The Dodgers couldn’t reveal all their plans, but the following text was contained in a 1959 scorecard message to the fans under a sketch of a multi-level backdrop to a batter swinging at home plate:
“Your Dodgers’ Home of Tomorrow … Artist’s conception of an inside-the-park view of the stands as they will be for the new Dodger Stadium in Chavez Ravine. In this “dream about to become a reality” Dodger fans will be afforded the finest seating arrangement in any outdoor arena, unobstructed vision from every seat, terraced parking which will enable fans to drive to their section in the stands with practically no walking or climbing, restraints for all, a Stadium Club for season boxholders, unmatched beauties in landscaping, numerous lanes for rapid departure of cars and buses after the games, the most modern lighting equipment in baseball for night ball, a field of balanced playing measurements in left and right field, a breath-taking, sky-high view of the amazingly picturesque Los Angeles area and many other features which will make this new Stadium a landmark of world-wide acclaim. On June 3, 1959, anniversary of the Referendum vote of 1958 in which the Los Angeles citizens approved the transfer of Chavez Ravine to the Dodgers, the contract was signed by the City and Dodgers. The ballclub will now strive to meet its target date — Opening Day, 1960.”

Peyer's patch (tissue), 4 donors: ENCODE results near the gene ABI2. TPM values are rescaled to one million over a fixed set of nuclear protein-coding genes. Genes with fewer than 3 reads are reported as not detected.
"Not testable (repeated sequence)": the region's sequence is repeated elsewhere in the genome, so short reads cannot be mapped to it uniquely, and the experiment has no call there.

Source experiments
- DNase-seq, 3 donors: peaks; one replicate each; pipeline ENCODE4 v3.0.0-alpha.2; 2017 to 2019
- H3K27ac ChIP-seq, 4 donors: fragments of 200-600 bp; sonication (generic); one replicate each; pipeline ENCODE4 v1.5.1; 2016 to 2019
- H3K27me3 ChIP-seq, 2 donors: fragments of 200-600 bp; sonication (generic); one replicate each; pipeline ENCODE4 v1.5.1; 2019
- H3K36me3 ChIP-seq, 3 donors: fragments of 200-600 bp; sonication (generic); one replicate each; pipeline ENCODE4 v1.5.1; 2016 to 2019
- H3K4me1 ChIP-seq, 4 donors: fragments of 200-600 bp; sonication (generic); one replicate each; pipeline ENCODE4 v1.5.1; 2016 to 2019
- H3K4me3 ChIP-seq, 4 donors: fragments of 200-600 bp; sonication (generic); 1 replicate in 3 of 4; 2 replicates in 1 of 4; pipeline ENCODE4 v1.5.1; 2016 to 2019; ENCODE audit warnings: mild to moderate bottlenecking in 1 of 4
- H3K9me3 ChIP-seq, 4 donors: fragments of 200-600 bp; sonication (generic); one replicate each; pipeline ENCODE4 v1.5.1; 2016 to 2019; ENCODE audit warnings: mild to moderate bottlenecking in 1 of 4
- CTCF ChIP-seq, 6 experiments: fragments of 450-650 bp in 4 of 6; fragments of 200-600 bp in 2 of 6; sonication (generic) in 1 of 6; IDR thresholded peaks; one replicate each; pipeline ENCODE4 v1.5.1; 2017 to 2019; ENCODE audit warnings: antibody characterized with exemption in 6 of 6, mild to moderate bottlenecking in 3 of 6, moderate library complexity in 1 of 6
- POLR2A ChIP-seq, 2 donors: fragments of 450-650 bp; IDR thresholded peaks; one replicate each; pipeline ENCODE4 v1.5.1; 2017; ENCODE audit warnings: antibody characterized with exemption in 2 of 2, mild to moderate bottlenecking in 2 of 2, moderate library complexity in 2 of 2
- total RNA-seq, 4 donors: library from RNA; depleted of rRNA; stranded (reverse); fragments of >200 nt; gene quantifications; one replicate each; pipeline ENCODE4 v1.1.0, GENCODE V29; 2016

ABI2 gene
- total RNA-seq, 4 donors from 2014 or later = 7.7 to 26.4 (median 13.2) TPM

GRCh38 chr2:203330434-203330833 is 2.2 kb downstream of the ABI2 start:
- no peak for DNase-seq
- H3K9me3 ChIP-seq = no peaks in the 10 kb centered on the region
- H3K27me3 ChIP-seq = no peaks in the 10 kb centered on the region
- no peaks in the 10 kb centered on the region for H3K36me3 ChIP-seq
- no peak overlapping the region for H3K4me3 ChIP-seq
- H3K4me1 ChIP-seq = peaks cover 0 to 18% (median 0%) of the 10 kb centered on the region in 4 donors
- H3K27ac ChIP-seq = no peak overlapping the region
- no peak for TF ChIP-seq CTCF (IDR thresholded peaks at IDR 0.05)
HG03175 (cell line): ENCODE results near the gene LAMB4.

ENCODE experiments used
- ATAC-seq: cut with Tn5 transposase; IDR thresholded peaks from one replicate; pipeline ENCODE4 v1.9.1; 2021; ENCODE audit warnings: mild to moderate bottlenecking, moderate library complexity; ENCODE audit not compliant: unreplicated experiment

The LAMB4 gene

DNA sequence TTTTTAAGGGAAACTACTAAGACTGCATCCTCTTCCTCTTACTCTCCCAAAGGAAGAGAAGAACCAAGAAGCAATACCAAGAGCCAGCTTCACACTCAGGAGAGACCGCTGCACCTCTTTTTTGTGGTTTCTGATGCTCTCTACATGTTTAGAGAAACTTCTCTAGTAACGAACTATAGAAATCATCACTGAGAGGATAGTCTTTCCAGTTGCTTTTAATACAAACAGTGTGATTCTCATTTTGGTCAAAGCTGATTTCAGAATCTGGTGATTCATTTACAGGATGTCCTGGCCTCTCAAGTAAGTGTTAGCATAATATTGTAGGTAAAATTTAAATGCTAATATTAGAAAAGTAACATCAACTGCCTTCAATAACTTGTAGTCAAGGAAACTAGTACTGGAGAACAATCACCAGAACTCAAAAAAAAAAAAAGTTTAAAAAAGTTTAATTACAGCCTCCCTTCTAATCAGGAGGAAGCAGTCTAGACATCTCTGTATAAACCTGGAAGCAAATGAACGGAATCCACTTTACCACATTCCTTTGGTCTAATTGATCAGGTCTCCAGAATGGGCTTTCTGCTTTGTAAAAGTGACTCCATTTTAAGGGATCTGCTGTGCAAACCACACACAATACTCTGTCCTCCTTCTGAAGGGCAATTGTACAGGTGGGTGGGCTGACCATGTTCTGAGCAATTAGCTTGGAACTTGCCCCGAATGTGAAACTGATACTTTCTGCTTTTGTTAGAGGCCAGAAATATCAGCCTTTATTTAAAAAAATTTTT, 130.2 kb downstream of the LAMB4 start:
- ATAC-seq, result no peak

Further delays by opponents of the project delayed the actual construction of the stadium until after Labor Day 1960, which left only 19 months to move the remaining 5 1/2 million yards of dirt en route to building the stadium.
On Sept. 3, 1959, a $646,890 contract for grading the site of Dodger Stadium was awarded by the Board of Public Works to Vinnell Constructors of Alhambra, which submitted the lowest bid among 11 submitted in July and was 9.8% under the city’s estimate.
Jack Yount, the Vinnell contractor in charge who specialized in concrete projects and had experience with freeway interchanges in Southern California, never imagined his company would be asked to build the ballpark using Praeger’s designs and O’Malley’s input. Yount originally wanted only to bid on the leveling of the land. The specialty of the company was installing the sewers and drainage areas associated with any municipal project involving large amounts of concrete.
In a 1971 interview, Yount recalled Praeger wanted Yount to personally supervise the building of the ballpark and feared a deal with another company might lead to delays with subcontractors. O’Malley also wanted Dodger Stadium to be made of concrete instead of steel.
On August 25, 1960, O’Malley signed a contract with Vinnell for the entire construction of the 56,000-seat stadium. The formal signing at the Dodger office in the Statler Hotel at 930 Wilshire Blvd. In downtown Los Angeles cleared the final hurdle for the building of the stadium, although O’Malley said all the refinements might not be ready for Opening Day 1962.
Once the earthwork was well under way, the contractor started to cast and erect the 23,000 concrete members in the grandstands. The consulting engineers planned a casting yard on the job because there was available space and some of the members, especially the 32-ton frames, were too large to truck into the site.Back to top